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Why are they similar?  The Coulombic force and Gravitational force.

Question asked by Mitsuru Yamada on Mar 16, 2013
Latest reply on Mar 24, 2013 by Mitsuru Yamada

As is well known, the Coulombic force between point charges q1 and q2 is given by

Fc=(1/4 pi epsilon0)(q1q2/r^2)     (1)

And as is well known also, the gravitational force between point masses m1 and m2 is given by

Fg=G(m1m2/r^2)     (2)

where epsilon0 is the dielectric constant, G the gravitational constant and r the distance between the point charges or point masses.


Both of equation (1) and (2) are mathematically equivalent, that is, they are proportional to the inverse squared distance.

Since the dimension of both of them is [Newton], the dimension of the constant parts are also identical.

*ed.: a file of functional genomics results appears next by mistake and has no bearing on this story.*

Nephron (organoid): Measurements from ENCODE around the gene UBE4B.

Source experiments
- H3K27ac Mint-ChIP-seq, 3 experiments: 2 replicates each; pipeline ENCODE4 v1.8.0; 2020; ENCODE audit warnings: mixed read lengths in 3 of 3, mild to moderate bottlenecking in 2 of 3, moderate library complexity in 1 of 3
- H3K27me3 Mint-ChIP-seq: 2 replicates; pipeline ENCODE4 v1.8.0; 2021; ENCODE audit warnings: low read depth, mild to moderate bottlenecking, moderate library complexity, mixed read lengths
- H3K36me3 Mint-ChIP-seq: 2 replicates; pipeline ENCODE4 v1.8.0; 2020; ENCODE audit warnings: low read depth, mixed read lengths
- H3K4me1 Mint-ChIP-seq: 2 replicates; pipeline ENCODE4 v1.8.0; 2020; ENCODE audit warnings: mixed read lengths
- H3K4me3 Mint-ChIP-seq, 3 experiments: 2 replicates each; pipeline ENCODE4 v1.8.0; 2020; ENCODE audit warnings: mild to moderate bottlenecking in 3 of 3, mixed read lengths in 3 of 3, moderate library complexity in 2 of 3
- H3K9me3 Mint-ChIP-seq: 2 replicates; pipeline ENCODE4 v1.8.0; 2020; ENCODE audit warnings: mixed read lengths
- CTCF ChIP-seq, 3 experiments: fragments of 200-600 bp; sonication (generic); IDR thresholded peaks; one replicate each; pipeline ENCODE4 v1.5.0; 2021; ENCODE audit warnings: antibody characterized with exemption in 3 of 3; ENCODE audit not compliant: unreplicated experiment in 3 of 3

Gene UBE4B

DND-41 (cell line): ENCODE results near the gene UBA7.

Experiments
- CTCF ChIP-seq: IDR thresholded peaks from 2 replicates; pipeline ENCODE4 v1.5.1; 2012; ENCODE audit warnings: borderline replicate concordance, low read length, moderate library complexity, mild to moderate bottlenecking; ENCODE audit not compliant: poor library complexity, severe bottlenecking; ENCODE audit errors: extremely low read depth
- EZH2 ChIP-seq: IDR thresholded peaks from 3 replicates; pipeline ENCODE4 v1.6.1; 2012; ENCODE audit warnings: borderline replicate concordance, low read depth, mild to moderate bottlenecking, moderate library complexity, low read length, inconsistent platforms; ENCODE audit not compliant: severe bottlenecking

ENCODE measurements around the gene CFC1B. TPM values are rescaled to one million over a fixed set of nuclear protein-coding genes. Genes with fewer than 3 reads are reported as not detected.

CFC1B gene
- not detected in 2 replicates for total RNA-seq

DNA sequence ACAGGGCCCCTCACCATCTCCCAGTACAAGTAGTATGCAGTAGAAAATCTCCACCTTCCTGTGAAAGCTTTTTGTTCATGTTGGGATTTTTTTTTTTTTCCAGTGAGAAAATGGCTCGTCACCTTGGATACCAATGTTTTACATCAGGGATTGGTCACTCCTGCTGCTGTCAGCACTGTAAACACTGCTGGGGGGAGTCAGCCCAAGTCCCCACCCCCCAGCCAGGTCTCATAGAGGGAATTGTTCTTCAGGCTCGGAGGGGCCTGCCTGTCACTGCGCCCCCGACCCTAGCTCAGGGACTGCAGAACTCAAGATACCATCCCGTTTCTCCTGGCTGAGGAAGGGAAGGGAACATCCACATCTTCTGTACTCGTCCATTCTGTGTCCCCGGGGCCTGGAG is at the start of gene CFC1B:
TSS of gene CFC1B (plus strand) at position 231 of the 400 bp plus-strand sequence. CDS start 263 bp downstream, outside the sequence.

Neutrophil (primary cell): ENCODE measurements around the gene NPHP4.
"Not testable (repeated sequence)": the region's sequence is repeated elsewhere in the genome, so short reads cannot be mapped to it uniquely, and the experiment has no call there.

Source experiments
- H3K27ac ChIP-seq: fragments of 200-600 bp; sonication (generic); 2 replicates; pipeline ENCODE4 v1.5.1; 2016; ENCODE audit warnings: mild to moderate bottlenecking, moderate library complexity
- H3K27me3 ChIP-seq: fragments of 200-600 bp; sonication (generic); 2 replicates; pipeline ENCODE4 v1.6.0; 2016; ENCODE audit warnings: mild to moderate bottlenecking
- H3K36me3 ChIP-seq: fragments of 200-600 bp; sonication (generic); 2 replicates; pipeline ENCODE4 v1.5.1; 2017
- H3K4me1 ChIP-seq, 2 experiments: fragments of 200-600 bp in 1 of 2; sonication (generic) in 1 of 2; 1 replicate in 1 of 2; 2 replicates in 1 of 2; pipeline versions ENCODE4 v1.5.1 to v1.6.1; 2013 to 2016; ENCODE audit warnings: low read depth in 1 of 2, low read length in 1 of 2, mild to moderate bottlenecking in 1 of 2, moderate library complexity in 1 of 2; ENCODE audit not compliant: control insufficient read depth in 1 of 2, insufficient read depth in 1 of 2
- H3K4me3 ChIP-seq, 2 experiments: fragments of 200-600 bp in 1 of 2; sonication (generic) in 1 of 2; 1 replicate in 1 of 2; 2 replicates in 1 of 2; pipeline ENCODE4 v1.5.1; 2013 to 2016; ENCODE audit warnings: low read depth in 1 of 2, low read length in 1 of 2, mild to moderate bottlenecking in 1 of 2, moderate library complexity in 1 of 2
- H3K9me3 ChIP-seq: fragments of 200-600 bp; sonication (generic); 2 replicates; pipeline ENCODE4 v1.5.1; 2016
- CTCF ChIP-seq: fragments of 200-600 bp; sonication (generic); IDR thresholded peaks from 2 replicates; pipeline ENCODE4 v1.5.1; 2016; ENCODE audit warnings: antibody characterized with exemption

[q1q2/4 pi epsilon]=[Gm1m2]     (3)


Since in the electromagnetism the forces are governed by the Maxwell's equations or Lorentz force, one might be seduced to think about a gravitational version of the Maxwell's equations.  Are such equations known or do they exist?


The most intriguing thing is the similar function of the products q1q2 and m1m2.  Do they behave the similar methematical play in each mechanism?  What are the electric charge and mass at all?  What should be asked should be asked many times until we can give a satisfactory answer.  What will your speculation about this be, Sirs?  

A Pithecantropus Japonicus who is writing graffiti on the wall of a cave

March 16, 2013